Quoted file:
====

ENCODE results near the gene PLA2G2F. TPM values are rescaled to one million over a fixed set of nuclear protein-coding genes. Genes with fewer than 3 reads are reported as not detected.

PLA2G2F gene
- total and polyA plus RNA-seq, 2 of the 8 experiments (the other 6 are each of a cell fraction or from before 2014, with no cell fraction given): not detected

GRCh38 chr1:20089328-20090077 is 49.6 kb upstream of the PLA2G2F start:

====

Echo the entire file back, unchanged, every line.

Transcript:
ENCODE results near the gene PLA2G2F. TPM values are rescaled to one million over a fixed set of nuclear protein-coding genes. Genes with fewer than 3 reads are reported as not detected.

PLA2G2F gene
- total and polyA plus RNA-seq, 2 of the 8 experiments (the other 6 are each of a cell fraction or from before 2014, with no cell fraction given): not detected

GRCh38 chr1:20089328-20090077 is 49.6 kb upstream of the PLA2G2F start: